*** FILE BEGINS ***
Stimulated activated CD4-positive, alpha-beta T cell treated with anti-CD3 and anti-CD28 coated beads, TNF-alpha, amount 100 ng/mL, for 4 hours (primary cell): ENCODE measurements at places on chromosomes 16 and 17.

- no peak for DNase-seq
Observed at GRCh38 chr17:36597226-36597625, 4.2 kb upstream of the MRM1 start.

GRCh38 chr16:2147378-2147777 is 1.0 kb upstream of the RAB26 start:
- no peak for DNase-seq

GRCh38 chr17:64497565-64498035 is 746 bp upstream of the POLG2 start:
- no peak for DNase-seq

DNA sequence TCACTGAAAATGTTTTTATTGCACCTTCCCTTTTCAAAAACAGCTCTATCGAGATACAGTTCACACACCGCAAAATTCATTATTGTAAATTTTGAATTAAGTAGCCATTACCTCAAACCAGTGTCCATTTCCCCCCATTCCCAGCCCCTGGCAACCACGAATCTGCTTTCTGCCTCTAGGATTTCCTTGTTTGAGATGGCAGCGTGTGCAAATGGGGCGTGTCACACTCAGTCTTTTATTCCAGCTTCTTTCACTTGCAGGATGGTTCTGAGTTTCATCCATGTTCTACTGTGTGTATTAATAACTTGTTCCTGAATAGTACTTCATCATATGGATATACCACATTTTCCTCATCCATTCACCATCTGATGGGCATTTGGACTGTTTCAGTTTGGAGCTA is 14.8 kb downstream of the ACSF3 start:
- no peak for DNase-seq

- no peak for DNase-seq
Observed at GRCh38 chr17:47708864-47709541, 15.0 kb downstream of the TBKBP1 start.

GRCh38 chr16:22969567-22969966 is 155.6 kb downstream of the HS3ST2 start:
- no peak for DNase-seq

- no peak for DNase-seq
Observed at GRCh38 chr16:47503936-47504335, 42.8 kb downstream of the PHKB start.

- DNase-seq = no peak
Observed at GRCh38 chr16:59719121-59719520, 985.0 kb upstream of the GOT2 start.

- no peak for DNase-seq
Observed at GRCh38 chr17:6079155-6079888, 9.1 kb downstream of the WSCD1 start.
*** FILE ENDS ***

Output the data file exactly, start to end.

Stimulated activated CD4-positive, alpha-beta T cell treated with anti-CD3 and anti-CD28 coated beads, TNF-alpha, amount 100 ng/mL, for 4 hours (primary cell): ENCODE measurements at places on chromosomes 16 and 17.

- no peak for DNase-seq
Observed at GRCh38 chr17:36597226-36597625, 4.2 kb upstream of the MRM1 start.

GRCh38 chr16:2147378-2147777 is 1.0 kb upstream of the RAB26 start:
- no peak for DNase-seq

GRCh38 chr17:64497565-64498035 is 746 bp upstream of the POLG2 start:
- no peak for DNase-seq

DNA sequence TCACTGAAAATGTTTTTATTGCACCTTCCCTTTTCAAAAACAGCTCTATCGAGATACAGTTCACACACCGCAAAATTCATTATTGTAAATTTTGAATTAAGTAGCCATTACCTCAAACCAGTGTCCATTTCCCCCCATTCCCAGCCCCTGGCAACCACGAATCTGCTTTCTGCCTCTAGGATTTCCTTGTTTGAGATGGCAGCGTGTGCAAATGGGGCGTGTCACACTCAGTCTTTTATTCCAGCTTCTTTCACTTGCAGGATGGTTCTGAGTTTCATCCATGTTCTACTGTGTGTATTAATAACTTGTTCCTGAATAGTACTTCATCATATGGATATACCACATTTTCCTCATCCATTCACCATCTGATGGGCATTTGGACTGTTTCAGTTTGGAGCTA is 14.8 kb downstream of the ACSF3 start:
- no peak for DNase-seq

- no peak for DNase-seq
Observed at GRCh38 chr17:47708864-47709541, 15.0 kb downstream of the TBKBP1 start.

GRCh38 chr16:22969567-22969966 is 155.6 kb downstream of the HS3ST2 start:
- no peak for DNase-seq

- no peak for DNase-seq
Observed at GRCh38 chr16:47503936-47504335, 42.8 kb downstream of the PHKB start.

- DNase-seq = no peak
Observed at GRCh38 chr16:59719121-59719520, 985.0 kb upstream of the GOT2 start.

- no peak for DNase-seq
Observed at GRCh38 chr17:6079155-6079888, 9.1 kb downstream of the WSCD1 start.